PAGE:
Horse Training

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In the movie The Horse Whisperer, Robert Redford’s character Booker encounters Pilgrim, a horse in need of training. Pilgrim is extremely skittish and does not let Booker near him. Eventually Booker is able to get closer and closer to the point where he is able to stroke Pilgrim and lean into his face, whispering something in the horse’s ear.

This scene is a good example of the patience and caring it takes to train a horse to trust.
Real horse whisperers do exist, hiring out their services to those in need of help with a particularly tough horse, such as Pilgrim. Luckily the few horse whisperers out there are not required to train all the stubborn horses in existence. Good results, however, do require a trainer with a solid foundation in basic horsemanship skills.
A lot of dedication is involved in training a horse, especially because even basic training should not begin until the horse is at least two years old. Many wait until the third year.
Basic training of colts and fillies begins with getting them used to a soft halter. At first the halter is unknown and can be scary. Although it does not have a bit, it can be unnerving because of the close proximity to the face. Once the horse is comfortable with the halter, a lead rope can be attached. The lead rope attaches to the halter and is used to lead to horse around, getting him comfortable with having pieces attached to the area around his head. Ultimately the reins are attached.
Horses are very sensitive about their backs, so saddling a horse is perhaps the most difficult aspect of horse training.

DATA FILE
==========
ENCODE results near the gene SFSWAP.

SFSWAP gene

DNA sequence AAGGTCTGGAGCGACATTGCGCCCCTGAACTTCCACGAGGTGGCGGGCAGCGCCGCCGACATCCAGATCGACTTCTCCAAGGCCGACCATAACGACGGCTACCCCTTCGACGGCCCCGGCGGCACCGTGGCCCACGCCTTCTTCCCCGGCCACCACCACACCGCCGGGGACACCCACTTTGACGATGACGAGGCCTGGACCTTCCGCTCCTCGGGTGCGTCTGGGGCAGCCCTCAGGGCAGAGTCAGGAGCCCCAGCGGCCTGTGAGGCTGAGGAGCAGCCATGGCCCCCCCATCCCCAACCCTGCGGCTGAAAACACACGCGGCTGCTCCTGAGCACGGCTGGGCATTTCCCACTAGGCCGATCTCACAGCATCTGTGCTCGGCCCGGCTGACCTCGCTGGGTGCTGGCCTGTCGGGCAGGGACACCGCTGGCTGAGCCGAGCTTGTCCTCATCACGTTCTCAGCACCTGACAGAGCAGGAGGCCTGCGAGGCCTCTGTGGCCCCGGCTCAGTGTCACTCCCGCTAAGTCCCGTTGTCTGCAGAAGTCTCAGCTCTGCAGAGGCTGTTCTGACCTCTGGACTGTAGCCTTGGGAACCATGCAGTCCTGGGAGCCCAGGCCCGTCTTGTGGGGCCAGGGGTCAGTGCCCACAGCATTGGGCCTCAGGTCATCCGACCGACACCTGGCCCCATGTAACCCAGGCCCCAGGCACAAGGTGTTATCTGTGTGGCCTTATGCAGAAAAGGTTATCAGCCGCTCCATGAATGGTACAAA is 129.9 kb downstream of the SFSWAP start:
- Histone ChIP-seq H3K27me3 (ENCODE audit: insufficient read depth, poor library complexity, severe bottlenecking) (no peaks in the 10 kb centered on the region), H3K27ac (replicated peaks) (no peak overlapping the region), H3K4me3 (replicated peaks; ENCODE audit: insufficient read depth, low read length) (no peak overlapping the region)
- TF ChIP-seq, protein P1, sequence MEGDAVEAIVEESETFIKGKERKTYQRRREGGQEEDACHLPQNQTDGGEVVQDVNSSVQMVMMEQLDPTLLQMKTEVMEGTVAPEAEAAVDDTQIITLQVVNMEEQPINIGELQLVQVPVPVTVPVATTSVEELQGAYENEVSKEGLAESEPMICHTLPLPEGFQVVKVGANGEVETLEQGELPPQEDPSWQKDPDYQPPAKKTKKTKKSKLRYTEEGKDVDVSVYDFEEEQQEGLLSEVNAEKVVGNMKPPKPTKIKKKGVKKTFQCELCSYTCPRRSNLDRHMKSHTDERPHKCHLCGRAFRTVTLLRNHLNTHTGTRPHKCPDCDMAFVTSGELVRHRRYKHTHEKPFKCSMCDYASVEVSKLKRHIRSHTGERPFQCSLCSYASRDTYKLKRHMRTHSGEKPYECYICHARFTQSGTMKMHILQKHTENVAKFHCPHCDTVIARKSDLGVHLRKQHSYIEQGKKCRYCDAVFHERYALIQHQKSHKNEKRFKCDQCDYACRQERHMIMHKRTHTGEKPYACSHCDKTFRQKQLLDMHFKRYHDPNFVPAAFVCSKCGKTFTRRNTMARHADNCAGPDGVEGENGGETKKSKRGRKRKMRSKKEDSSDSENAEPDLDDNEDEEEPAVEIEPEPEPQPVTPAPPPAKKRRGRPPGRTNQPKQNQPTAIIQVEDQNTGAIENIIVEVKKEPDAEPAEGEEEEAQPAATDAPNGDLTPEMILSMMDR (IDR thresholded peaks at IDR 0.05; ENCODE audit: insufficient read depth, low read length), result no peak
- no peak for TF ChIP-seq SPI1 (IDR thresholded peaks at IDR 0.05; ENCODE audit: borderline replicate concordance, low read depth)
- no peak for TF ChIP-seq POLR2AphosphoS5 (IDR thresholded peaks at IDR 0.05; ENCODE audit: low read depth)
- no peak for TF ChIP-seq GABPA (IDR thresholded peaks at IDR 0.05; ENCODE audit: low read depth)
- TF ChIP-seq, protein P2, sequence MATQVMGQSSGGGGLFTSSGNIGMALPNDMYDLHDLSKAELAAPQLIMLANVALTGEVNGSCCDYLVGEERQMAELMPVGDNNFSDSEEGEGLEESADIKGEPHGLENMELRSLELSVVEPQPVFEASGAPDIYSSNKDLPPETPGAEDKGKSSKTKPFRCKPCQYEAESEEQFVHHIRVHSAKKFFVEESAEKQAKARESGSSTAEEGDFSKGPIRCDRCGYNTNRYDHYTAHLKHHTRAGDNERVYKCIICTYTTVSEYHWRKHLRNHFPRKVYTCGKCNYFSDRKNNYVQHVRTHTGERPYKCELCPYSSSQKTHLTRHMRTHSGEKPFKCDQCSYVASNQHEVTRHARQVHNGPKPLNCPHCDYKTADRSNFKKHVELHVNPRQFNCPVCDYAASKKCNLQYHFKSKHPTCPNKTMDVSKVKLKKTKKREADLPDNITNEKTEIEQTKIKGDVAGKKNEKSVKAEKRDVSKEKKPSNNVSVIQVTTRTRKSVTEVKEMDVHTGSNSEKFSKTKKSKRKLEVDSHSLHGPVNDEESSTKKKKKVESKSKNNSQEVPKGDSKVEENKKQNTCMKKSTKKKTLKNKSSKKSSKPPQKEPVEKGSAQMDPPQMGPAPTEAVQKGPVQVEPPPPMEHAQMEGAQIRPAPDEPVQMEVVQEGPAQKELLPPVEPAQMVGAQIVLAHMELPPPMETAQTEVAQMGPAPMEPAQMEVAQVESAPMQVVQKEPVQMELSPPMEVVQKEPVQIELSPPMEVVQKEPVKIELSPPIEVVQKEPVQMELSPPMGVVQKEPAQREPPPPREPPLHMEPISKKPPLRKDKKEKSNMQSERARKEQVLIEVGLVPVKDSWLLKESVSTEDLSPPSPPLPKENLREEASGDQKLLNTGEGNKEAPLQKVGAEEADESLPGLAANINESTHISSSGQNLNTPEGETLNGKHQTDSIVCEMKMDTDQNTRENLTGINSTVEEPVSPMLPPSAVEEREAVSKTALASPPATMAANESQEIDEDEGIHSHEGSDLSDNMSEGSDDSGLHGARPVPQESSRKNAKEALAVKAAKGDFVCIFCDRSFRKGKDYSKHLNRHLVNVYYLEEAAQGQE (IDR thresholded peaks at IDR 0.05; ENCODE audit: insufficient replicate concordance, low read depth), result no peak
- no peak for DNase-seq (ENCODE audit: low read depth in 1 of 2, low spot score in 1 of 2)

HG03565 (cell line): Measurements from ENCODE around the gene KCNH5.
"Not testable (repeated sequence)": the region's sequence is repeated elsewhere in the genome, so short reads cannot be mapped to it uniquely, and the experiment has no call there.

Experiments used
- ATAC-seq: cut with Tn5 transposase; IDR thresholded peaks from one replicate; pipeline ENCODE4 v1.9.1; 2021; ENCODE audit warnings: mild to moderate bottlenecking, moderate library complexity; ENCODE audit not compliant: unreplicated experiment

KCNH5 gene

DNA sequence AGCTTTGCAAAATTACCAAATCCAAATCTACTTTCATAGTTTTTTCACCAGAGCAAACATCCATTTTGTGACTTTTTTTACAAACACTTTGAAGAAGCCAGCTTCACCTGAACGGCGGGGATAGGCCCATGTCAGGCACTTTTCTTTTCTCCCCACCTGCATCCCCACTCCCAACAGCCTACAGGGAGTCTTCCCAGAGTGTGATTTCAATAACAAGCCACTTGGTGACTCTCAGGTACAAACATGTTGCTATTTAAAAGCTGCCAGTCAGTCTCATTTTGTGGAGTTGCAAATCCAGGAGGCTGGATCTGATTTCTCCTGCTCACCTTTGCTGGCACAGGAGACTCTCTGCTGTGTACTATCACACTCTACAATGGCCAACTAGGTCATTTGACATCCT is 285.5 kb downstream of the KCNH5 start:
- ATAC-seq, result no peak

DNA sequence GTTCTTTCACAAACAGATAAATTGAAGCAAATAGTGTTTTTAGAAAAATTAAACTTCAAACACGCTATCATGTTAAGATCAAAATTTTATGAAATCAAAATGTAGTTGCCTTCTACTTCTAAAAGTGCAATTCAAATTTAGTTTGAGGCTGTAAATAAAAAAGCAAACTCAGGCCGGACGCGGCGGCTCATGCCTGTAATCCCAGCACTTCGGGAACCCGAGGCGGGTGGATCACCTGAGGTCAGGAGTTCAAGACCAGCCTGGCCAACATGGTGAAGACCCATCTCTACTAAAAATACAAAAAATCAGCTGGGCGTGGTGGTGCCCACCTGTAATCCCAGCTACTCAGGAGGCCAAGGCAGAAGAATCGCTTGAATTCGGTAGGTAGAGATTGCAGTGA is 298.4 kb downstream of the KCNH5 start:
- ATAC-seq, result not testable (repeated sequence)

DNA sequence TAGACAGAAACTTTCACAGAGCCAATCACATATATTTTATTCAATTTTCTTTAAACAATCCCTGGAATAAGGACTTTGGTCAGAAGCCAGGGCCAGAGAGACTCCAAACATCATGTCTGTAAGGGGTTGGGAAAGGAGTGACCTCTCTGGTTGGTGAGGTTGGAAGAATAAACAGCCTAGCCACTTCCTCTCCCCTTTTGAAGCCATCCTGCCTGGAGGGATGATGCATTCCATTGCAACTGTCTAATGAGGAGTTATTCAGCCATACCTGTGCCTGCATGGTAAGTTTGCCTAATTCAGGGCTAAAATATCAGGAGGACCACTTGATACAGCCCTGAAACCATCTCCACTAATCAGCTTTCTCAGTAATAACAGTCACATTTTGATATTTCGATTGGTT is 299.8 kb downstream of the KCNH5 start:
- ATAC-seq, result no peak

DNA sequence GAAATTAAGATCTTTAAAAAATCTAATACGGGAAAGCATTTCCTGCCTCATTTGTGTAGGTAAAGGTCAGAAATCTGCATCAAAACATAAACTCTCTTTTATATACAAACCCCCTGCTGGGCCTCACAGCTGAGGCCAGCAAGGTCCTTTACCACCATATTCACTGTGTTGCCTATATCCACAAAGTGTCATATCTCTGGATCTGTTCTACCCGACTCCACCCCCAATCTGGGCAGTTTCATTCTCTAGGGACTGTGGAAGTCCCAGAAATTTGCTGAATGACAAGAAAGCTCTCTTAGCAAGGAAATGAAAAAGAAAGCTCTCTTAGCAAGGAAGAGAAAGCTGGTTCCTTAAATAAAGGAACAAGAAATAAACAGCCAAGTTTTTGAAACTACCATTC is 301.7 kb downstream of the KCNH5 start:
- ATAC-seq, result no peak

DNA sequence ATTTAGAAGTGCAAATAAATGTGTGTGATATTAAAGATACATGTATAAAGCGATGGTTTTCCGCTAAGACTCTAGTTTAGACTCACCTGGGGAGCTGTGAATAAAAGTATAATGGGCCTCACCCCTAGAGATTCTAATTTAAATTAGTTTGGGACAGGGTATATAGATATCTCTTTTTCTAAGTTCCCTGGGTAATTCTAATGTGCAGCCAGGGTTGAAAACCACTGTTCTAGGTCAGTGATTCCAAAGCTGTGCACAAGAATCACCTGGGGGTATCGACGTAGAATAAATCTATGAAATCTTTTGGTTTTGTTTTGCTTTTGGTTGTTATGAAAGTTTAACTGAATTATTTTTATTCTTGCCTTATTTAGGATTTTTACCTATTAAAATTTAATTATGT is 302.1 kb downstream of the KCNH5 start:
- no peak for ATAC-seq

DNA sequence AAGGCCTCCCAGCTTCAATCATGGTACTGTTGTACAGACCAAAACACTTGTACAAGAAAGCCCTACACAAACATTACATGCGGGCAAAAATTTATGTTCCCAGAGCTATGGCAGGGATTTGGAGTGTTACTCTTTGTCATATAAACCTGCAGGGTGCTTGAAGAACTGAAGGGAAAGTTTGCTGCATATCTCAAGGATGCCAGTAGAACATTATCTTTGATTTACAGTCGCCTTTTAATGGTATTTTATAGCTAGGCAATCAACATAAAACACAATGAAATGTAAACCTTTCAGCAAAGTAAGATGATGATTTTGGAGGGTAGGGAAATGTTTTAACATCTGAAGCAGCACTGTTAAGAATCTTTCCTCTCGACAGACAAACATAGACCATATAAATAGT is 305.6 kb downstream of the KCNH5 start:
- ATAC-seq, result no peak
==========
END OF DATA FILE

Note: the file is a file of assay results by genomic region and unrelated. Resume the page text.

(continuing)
Starting off slowly with a saddle pad or blanket gently laid across the back is a good precursor to the saddle. Having an unfamiliar item on his back will trigger the horse’s natural response to buck. This common reaction is why a professional is required to keep the trainer and the horse safe.
After the saddle pad doe not cause any problems, a rudimentary saddle can be used and fitted with a girth. All of these additions are made in a slow process. Throwing too much at a young horse can cause a bad reaction, making the horse nervous around any sort of tack, thus making the training process much more difficult and drawn out.
Once the halter and saddle are able to be placed safely on the horse, the process of teaching the horse how to respond to rider commands begins. Typically lunging is the favored process. The lunge line is a 20 to 40 foot rope attaching to the halter and is controlled by the trainer, who stands in the middle of the arena. The horse is coaxed around in a circle starting at a walk and slowly moving through the four natural gaits, eventually leading up to the gallop.
Western trainers heavily rely on the hackamore, which is a sophisticated training tool. It applies pressure to the sensitive areas around the horse’s nose, the sides of the face and the underside of the jaw by means of a subtle side-to-side rocking motion.
Whatever tools are used to train a horse, the most important is the patient and caring trainer. A proper education for the horse will increase his sensitivity to his rider thus increasing his performance. A good trainer will fully develop a horse’s athletic ability and help him reach his utmost potential.